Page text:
• Trailer for Season 2: Zaynab

    Full Transcript: Who was she? Podcast will focus on the stories of women throughout history that were active in the Baha’i Faith. This season is about Zaynab. She was a 19th-century village girl from Persia, now Iran in the early history of the Bahai Faith who fought for religious freedom. There is little information known about Zaynab but her bravery and sacrifice inspired many to follow in her footsteps.When a new faith began in 1844 in present-day Iran, there were many attempts to end it. We will learn about the siege of Zanjan, one of the most violent and devastating battles in this new Faith’s history and about one of their most fearless warriors, Zaynab.She disguised herself as a man to fight in the front lines. It was written that, “No man has shown himself capable of such vitality and courage.” In the book, God Passes By by Shoghi Effendi, Guardian of the Baha’i Faith, He wrote, “The resourcefulness and incredible audacity of Zaynab, a village maiden, who, fired with an irrepressible yearning to throw in her lot with the defenders of the Fort, disguised herself in male attire, cut off her locks, girt a sword about her waist, rushed headlong in pursuit of the assailants, and who, disdainful of food and sleep, continued, during a period of five months, in the thick of the turmoil, to animate the zeal and to rush to the rescue of her men companions ...these stand out as the highlights of this bloody contest.”So please subscribe and learn more about this amazing woman who fought so bravely and inspired many.  You can also find more information on our Instagram, Facebook and Pinterest @whowasshe podcast. Music was composed and performed by Sam Redd. Script editor and graphics are by Angela Musacchio. I am your host, Tara Jabbari. Join us as we begin our journey about Zaynab.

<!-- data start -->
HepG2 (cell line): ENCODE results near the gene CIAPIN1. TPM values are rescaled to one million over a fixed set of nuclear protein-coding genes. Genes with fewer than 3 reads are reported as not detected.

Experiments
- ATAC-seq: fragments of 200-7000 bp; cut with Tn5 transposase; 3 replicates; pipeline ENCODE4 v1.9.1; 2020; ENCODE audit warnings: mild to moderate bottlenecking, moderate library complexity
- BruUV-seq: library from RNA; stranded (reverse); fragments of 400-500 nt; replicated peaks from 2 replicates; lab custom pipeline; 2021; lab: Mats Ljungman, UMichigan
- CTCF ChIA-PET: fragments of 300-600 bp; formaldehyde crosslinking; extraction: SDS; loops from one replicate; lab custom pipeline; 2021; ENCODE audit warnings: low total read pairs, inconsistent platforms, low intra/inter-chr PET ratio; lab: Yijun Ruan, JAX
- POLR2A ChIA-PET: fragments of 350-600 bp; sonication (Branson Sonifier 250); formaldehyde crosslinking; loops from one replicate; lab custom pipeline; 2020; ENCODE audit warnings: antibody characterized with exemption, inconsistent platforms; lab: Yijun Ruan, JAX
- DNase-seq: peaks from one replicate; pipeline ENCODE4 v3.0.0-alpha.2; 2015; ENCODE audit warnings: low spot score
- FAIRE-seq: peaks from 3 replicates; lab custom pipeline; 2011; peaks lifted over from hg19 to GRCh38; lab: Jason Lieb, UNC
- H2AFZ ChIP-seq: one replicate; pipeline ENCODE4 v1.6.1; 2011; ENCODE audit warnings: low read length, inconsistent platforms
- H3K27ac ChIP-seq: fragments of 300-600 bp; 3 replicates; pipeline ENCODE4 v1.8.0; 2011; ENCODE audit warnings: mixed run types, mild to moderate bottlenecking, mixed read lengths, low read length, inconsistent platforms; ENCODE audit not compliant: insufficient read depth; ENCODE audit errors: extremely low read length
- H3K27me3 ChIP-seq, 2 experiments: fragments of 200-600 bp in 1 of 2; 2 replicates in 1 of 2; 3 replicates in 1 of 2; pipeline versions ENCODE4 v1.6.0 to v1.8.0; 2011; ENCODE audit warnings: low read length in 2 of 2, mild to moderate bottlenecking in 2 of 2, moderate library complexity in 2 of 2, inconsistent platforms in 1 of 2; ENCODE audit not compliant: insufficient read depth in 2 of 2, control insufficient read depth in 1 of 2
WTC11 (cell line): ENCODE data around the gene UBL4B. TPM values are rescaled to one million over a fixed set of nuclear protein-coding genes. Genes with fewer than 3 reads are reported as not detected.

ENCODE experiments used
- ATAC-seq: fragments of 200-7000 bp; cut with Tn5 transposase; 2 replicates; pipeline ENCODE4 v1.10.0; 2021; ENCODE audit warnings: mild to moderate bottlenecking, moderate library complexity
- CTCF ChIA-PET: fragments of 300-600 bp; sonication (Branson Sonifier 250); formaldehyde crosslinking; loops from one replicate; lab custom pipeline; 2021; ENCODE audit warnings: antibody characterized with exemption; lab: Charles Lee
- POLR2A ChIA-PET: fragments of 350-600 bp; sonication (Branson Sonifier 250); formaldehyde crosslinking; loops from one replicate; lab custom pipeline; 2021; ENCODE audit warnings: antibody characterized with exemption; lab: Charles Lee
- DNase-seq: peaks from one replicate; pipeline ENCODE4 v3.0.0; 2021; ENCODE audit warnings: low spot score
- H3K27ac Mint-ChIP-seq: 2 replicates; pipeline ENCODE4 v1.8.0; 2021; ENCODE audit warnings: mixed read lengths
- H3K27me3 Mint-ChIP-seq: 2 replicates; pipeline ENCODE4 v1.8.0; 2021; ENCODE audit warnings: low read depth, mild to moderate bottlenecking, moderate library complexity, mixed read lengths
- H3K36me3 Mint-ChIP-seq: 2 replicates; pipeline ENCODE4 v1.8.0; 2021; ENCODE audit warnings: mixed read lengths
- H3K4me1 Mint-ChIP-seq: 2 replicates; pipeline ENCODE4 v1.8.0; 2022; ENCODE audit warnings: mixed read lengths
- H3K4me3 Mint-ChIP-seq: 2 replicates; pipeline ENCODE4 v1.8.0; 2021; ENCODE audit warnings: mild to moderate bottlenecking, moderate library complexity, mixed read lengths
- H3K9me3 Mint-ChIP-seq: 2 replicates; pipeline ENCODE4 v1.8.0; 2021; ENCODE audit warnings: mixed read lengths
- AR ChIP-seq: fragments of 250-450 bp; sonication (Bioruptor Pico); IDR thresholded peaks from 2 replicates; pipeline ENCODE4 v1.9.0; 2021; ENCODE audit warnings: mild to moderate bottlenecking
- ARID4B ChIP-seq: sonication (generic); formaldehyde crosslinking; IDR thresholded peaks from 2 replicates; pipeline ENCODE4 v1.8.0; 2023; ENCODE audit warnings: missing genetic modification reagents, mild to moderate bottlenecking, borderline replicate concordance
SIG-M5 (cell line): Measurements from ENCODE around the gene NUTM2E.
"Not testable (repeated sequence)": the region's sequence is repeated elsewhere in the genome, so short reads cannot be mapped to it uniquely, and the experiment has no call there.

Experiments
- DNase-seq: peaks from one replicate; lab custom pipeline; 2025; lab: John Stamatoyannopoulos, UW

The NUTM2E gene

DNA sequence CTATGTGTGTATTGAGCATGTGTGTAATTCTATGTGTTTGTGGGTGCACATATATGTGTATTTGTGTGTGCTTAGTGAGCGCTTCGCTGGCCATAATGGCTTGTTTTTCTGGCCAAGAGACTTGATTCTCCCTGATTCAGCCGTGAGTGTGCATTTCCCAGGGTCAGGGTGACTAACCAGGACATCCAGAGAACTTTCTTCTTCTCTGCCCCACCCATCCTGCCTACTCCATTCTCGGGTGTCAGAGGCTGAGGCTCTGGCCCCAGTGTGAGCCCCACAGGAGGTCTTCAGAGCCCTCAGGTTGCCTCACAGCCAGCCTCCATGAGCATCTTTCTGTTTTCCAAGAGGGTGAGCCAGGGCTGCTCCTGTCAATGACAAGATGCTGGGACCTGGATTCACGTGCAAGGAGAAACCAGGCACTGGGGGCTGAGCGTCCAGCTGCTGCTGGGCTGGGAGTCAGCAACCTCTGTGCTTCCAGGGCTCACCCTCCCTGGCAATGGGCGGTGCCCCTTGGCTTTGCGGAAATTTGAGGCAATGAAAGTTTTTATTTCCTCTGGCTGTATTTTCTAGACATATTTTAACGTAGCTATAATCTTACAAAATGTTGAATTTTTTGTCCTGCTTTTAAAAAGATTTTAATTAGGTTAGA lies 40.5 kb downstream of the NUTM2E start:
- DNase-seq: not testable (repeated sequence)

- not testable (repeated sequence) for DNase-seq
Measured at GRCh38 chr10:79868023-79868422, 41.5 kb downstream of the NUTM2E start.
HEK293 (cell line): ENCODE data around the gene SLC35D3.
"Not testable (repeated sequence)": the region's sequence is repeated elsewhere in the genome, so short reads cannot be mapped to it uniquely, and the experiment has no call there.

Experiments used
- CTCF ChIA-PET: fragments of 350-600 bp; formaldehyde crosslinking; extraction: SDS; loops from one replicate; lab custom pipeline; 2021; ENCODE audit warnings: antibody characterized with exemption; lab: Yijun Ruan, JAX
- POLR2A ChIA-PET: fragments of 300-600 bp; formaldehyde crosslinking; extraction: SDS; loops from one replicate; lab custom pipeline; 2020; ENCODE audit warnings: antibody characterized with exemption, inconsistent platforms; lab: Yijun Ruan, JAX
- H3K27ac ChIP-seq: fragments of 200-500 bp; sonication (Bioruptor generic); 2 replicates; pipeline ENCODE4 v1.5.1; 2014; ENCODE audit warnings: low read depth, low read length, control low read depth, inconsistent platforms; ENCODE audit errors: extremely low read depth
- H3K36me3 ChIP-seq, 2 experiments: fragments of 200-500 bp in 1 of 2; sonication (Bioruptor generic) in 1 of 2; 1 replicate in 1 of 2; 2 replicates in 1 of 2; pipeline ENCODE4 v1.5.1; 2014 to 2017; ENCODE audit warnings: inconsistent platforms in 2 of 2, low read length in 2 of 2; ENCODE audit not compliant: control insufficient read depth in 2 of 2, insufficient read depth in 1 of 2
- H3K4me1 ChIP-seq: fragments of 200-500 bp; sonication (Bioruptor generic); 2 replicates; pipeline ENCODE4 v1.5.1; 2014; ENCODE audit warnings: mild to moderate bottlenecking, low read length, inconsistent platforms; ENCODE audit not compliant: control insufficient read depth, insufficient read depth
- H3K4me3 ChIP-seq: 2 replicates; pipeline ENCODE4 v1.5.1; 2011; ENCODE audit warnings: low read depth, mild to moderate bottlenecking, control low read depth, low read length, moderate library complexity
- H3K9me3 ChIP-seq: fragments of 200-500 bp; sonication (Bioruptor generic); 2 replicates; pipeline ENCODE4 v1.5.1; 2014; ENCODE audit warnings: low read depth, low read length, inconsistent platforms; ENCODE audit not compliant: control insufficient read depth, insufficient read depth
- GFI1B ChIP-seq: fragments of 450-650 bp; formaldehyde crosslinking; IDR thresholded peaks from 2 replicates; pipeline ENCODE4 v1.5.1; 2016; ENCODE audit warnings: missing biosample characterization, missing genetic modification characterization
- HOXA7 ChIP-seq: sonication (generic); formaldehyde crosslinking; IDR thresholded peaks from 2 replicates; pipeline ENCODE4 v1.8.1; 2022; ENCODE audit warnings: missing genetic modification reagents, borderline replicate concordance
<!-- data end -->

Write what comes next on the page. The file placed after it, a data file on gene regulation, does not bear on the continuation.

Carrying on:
• 8. Bonus episode! BTS

    Same podcast, different content: a conversation with host Tara and her friend, Angie. Learn how this podcast came about, the challenges, the creative process, and hear a sneak preview of who the next couple of seasons will be about!
  • 7. Out of the Abyss